A Cape Town toddler hopes to win the hearts of Mzansi in a desperate attempt to save her life. The 14-month-old Gracelyn “Gracey” Green from Atlantis was diagnosed with juvenile myelomonocytic leukaemia, a rare cancer of the blood that affects young children. Her only chance of survival is a stem cell transplant.
“Gracey” has been classified as an emergency transplant case. “This means that there is no time to waste,” the South African Bone Marrow Registry (SABMR) head of patient services Zaahier Isaacs stressed.
The SABMR was founded in 1991 with the single mission of saving lives, Isaacs added. Despite its over 30-year existence, he furthermore revealed that people of colour remain heavily underrepresented on the registry. This made it difficult for patients with a diverse heritage to find a matching donor.
Can anybody help Gracey?
“Gracey has already lost so much at a young age,” said her father, Lorenzo Erasmus. Her mother, Shanique Green, died in June 2021 in a fire that destroyed the family’s home in Atlantis.
Minutes before her last breath, she handed Gracey to a bystander through the window and went back to try save her grandmother, but this proved fatal, Erasmus recounted.
Gracey has already endured three blocks of chemotherapy that have been unsuccessful. She was diagnosed last August. It took a long time to come to terms with the death of Shanique, and the news of his daughter’s illness has proven to be an even harder reality to bear.
Her aunt, Lizel Solomons, said symptoms first appeared in July last year when she noticed Gracey’s unusually swollen tummy. “That’s when I knew something was terribly wrong.”
After a GP examined her, an ambulance was dispatched, and they were rushed to the Red Cross War Memorial Children’s Hospital.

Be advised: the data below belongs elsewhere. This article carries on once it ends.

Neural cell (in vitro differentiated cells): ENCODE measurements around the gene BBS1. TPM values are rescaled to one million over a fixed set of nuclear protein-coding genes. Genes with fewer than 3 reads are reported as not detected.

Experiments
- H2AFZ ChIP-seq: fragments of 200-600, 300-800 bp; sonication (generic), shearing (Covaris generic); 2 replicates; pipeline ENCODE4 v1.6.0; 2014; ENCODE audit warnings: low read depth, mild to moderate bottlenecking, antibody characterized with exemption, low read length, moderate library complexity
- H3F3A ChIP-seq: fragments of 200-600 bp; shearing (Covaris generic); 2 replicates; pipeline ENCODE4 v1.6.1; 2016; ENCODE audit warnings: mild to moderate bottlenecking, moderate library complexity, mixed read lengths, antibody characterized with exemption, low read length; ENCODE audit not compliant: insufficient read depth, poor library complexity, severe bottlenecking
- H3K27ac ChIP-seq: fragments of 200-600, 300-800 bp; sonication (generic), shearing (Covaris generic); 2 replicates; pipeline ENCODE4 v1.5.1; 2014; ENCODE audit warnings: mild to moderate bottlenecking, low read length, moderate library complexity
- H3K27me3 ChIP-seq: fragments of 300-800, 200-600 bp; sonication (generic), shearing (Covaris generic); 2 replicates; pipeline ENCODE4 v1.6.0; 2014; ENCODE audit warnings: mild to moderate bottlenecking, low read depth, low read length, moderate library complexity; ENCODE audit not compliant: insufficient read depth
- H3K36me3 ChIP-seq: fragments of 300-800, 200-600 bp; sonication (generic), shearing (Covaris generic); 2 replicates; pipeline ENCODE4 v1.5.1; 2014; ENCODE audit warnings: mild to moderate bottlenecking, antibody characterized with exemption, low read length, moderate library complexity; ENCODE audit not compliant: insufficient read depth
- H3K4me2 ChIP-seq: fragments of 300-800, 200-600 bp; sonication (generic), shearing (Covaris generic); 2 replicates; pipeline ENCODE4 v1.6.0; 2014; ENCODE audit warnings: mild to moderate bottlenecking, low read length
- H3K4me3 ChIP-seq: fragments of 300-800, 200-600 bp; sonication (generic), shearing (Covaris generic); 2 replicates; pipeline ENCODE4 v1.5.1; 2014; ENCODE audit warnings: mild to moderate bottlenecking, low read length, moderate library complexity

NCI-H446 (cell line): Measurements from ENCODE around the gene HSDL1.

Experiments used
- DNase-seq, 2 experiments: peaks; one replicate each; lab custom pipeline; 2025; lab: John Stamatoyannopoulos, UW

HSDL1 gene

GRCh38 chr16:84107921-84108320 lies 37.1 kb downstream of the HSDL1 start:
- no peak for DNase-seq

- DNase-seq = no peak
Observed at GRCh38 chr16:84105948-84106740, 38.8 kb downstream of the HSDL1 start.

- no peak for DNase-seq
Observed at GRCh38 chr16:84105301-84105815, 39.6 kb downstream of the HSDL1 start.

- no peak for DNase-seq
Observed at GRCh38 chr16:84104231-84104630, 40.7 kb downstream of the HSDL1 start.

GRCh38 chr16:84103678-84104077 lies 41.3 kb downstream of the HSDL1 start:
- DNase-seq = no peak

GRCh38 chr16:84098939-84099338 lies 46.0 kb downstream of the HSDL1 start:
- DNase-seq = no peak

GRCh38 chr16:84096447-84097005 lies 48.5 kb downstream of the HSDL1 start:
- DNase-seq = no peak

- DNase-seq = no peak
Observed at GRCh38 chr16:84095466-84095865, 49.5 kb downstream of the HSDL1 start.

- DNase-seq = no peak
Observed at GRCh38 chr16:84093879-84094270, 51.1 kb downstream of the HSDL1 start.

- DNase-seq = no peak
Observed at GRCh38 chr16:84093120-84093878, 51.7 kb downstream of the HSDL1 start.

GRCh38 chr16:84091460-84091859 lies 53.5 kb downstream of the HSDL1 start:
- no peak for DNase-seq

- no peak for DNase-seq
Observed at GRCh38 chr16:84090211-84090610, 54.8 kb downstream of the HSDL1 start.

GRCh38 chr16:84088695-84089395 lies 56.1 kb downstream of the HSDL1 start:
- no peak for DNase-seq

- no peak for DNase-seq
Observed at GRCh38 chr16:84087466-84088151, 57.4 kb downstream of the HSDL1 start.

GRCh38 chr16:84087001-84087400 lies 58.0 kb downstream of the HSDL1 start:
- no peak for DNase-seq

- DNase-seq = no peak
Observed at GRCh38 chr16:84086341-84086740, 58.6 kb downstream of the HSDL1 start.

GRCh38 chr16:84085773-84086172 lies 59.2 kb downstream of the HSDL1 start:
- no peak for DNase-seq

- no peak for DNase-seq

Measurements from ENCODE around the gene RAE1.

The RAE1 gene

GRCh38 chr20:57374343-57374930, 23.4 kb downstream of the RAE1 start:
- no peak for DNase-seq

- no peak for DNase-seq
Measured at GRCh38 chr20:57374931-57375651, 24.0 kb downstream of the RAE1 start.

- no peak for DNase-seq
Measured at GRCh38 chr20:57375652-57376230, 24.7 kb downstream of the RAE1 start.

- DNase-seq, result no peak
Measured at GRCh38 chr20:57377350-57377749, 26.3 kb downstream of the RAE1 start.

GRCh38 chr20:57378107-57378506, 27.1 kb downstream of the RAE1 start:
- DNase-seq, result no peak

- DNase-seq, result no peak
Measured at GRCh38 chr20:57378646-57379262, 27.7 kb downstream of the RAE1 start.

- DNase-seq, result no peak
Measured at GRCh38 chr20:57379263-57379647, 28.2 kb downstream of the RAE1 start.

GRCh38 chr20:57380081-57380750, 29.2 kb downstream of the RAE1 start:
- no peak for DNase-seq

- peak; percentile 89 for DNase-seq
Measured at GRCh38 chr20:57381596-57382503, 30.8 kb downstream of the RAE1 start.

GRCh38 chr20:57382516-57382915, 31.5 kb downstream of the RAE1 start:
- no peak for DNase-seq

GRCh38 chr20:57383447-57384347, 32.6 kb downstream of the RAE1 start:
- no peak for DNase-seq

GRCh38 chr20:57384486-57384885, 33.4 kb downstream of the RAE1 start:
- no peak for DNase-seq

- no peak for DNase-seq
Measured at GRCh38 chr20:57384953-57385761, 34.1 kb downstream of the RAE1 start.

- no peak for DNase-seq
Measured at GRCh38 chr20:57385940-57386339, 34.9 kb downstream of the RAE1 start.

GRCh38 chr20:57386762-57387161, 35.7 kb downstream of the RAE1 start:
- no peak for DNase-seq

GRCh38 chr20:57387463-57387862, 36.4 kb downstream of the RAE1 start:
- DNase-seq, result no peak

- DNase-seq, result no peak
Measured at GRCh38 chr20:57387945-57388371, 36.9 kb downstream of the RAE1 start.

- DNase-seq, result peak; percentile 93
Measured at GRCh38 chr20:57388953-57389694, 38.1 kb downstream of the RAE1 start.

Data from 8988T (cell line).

“This can either happen suddenly or can be associated with other genetic disorders in some children. In Gracey’s case, it’s linked to the former,” she explained. “Since the diagnosis, she’s been on several chemotherapy drugs to slow the spread of cancer cells and have undergone chemo without any improvement, so now our only hope is a stem cell transplant.”
SAMBR is facilitating the process of finding a match for Gracey. “My plea is to everyone in our community to help find a donor for our little angel. There’s a match waiting for Gracey, but time is running out. We need every single person who can, to register as a donor. If anyone deserves a second chance, Gracey does,” said Solomons.
‘People of colour underrepresented’
In most cases, family members, especially siblings are generally most suitable matches Isaacs explains. But even then only 30% of patients are lucky enough to find a suitable match among their relatives. “That’s why we must cast the net wider to the public to find the best possible match,” said Isaacs.
“Due to the family’s financial circumstances, all testing and collection of stem cells will be funded via the SABMR’s Patient Assistance Programme, so they don’t need to be burdened further with any medical expenses. Everything is in place, now we just need a donor match. It’s so easy to register as a donor and only takes a cheek swab to test if you’re a possible match all free of charge.”
Isaacs added that Gracey’s chance of finding a match is about one in 100 000. “The likelihood of people from mixed ethnic backgrounds finding a successful match is a mere 37% compared to patients from European descent whose chances are 72%. Anyone in good health, between the ages of 16 and 45 can register.”